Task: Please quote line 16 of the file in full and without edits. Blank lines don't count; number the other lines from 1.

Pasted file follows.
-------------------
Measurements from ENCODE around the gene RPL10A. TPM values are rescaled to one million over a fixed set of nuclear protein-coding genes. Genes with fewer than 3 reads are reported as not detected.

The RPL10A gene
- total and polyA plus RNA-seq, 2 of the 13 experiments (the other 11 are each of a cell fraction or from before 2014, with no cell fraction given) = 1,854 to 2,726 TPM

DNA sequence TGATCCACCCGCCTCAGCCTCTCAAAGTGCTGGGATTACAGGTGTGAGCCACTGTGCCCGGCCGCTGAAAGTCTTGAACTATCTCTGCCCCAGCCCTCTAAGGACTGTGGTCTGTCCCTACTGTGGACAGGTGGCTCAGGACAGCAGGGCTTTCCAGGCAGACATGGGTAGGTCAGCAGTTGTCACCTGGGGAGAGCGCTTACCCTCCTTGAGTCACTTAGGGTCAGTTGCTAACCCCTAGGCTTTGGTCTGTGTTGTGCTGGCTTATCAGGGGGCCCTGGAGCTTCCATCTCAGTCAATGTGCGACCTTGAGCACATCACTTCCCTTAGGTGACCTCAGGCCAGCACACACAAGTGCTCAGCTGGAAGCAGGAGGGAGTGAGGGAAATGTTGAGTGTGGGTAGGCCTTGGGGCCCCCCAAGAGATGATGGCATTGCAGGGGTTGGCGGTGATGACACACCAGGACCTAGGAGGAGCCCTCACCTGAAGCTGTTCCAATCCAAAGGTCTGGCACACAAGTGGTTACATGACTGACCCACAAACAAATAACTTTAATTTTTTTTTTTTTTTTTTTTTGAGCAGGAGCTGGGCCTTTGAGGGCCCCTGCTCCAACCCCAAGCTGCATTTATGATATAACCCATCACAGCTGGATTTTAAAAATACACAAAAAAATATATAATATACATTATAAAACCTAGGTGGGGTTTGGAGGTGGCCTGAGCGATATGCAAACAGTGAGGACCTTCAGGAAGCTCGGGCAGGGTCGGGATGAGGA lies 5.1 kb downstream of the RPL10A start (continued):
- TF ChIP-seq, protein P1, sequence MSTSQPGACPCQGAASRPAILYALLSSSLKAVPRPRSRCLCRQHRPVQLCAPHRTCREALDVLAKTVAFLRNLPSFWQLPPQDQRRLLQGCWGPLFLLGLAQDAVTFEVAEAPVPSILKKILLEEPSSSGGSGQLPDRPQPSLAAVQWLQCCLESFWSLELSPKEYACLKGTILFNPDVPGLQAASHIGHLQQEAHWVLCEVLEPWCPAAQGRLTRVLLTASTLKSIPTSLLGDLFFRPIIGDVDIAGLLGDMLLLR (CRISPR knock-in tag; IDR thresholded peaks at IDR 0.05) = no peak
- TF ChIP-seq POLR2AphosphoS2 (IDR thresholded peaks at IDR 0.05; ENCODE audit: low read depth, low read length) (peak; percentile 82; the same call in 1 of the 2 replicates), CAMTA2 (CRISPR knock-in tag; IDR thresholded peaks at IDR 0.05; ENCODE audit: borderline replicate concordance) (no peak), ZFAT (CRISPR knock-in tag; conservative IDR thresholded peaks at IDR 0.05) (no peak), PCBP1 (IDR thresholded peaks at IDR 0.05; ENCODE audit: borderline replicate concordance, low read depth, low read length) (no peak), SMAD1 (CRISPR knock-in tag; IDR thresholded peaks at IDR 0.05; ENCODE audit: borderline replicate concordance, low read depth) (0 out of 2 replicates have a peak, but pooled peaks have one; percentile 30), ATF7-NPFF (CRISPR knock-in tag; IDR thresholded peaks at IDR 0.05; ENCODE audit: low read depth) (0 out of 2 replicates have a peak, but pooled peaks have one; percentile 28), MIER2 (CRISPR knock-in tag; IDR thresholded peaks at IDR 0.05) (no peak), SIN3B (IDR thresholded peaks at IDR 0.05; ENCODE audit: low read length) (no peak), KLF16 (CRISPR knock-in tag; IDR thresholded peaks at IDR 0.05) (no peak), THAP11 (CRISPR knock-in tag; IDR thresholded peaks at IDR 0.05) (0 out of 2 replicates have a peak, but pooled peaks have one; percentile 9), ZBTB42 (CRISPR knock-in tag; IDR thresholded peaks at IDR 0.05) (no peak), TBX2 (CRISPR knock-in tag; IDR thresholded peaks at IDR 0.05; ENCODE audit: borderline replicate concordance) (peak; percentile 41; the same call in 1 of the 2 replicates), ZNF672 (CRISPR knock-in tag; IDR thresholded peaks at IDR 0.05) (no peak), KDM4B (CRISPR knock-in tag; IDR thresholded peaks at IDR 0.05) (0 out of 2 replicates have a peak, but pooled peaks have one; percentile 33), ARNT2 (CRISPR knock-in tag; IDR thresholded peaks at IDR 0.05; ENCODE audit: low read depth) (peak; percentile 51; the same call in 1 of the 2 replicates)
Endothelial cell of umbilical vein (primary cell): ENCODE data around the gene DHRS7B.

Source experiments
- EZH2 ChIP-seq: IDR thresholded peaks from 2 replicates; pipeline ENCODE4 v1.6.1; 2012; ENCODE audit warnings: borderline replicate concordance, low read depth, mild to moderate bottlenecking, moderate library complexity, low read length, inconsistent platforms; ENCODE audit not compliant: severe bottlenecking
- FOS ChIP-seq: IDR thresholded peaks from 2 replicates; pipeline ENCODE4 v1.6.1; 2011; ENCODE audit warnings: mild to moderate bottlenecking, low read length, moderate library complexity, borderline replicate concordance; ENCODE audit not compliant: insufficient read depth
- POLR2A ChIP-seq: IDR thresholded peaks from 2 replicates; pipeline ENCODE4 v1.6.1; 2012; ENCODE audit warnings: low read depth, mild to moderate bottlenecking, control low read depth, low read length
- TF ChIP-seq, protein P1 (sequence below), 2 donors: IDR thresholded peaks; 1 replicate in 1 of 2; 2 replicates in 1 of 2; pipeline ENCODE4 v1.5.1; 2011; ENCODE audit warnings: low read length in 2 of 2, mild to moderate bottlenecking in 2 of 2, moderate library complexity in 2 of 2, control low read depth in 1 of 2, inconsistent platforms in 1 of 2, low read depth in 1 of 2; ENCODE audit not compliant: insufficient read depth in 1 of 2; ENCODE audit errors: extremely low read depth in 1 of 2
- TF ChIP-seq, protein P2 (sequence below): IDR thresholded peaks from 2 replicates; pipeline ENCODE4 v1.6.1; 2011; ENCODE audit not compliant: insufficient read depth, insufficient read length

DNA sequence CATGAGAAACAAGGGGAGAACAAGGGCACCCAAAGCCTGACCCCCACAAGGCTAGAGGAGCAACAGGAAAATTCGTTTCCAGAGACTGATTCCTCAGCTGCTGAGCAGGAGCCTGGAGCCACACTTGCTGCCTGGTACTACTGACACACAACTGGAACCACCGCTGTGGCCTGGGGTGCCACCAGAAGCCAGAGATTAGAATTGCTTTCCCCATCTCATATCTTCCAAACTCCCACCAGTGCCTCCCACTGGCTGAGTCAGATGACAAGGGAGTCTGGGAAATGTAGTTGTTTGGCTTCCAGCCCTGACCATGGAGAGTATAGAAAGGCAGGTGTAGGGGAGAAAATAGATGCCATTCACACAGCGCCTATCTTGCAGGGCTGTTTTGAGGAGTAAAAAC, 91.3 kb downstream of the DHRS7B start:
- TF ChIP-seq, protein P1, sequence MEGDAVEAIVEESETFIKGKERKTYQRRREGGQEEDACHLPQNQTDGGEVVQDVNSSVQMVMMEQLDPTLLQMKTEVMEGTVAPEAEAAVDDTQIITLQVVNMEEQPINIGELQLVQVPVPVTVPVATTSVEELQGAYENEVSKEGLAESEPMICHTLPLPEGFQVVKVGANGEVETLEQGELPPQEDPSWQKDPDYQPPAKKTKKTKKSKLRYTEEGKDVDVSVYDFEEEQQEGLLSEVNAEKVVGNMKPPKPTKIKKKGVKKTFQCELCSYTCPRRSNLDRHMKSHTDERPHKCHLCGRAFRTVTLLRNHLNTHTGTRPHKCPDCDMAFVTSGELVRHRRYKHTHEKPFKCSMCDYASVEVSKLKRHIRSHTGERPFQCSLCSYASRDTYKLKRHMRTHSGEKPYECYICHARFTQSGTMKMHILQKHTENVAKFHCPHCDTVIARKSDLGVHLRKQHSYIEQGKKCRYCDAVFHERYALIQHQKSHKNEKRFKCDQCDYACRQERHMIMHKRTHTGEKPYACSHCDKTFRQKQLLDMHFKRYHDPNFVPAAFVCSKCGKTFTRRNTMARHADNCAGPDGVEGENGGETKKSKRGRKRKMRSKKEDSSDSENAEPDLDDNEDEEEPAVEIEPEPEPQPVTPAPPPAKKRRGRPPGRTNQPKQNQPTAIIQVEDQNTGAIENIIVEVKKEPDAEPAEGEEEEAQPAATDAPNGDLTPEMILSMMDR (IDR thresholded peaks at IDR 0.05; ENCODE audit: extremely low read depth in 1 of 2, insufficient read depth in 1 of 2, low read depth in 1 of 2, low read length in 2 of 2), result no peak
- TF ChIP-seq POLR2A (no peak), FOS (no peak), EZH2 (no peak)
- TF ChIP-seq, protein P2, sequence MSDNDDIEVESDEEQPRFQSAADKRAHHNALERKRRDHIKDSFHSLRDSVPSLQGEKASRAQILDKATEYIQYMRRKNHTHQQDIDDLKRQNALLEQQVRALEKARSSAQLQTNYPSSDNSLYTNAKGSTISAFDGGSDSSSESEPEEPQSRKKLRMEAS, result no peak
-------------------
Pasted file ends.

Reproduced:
- TF ChIP-seq POLR2A (no peak), FOS (no peak), EZH2 (no peak)